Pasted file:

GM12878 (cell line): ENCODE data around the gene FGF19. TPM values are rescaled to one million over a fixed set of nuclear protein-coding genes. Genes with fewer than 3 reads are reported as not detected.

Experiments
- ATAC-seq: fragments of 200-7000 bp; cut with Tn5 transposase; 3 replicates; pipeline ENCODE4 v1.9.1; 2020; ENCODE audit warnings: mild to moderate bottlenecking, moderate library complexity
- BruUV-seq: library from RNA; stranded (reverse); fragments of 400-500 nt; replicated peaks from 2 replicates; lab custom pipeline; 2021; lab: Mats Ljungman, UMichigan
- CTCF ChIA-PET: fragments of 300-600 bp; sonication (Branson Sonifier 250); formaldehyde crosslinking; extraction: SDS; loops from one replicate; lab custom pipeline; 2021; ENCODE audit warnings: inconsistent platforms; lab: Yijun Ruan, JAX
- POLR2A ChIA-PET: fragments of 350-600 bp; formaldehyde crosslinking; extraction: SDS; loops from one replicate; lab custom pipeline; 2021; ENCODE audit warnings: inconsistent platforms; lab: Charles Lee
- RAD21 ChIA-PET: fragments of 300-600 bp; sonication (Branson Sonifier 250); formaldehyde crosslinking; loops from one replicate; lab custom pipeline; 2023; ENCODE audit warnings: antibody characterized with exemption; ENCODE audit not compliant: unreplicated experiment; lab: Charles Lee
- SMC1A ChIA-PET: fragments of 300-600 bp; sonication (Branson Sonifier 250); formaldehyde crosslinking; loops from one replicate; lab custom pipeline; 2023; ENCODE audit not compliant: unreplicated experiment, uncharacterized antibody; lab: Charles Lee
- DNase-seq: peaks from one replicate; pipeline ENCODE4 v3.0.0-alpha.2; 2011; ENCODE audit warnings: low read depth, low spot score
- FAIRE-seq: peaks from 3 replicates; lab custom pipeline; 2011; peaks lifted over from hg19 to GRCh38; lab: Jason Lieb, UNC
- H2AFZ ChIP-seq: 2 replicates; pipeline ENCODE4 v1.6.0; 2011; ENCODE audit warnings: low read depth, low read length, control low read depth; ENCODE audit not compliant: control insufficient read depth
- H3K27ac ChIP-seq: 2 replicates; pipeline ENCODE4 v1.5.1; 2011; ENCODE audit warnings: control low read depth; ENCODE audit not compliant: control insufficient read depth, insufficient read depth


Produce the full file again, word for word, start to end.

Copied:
GM12878 (cell line): ENCODE data around the gene FGF19. TPM values are rescaled to one million over a fixed set of nuclear protein-coding genes. Genes with fewer than 3 reads are reported as not detected.

Experiments
- ATAC-seq: fragments of 200-7000 bp; cut with Tn5 transposase; 3 replicates; pipeline ENCODE4 v1.9.1; 2020; ENCODE audit warnings: mild to moderate bottlenecking, moderate library complexity
- BruUV-seq: library from RNA; stranded (reverse); fragments of 400-500 nt; replicated peaks from 2 replicates; lab custom pipeline; 2021; lab: Mats Ljungman, UMichigan
- CTCF ChIA-PET: fragments of 300-600 bp; sonication (Branson Sonifier 250); formaldehyde crosslinking; extraction: SDS; loops from one replicate; lab custom pipeline; 2021; ENCODE audit warnings: inconsistent platforms; lab: Yijun Ruan, JAX
- POLR2A ChIA-PET: fragments of 350-600 bp; formaldehyde crosslinking; extraction: SDS; loops from one replicate; lab custom pipeline; 2021; ENCODE audit warnings: inconsistent platforms; lab: Charles Lee
- RAD21 ChIA-PET: fragments of 300-600 bp; sonication (Branson Sonifier 250); formaldehyde crosslinking; loops from one replicate; lab custom pipeline; 2023; ENCODE audit warnings: antibody characterized with exemption; ENCODE audit not compliant: unreplicated experiment; lab: Charles Lee
- SMC1A ChIA-PET: fragments of 300-600 bp; sonication (Branson Sonifier 250); formaldehyde crosslinking; loops from one replicate; lab custom pipeline; 2023; ENCODE audit not compliant: unreplicated experiment, uncharacterized antibody; lab: Charles Lee
- DNase-seq: peaks from one replicate; pipeline ENCODE4 v3.0.0-alpha.2; 2011; ENCODE audit warnings: low read depth, low spot score
- FAIRE-seq: peaks from 3 replicates; lab custom pipeline; 2011; peaks lifted over from hg19 to GRCh38; lab: Jason Lieb, UNC
- H2AFZ ChIP-seq: 2 replicates; pipeline ENCODE4 v1.6.0; 2011; ENCODE audit warnings: low read depth, low read length, control low read depth; ENCODE audit not compliant: control insufficient read depth
- H3K27ac ChIP-seq: 2 replicates; pipeline ENCODE4 v1.5.1; 2011; ENCODE audit warnings: control low read depth; ENCODE audit not compliant: control insufficient read depth, insufficient read depth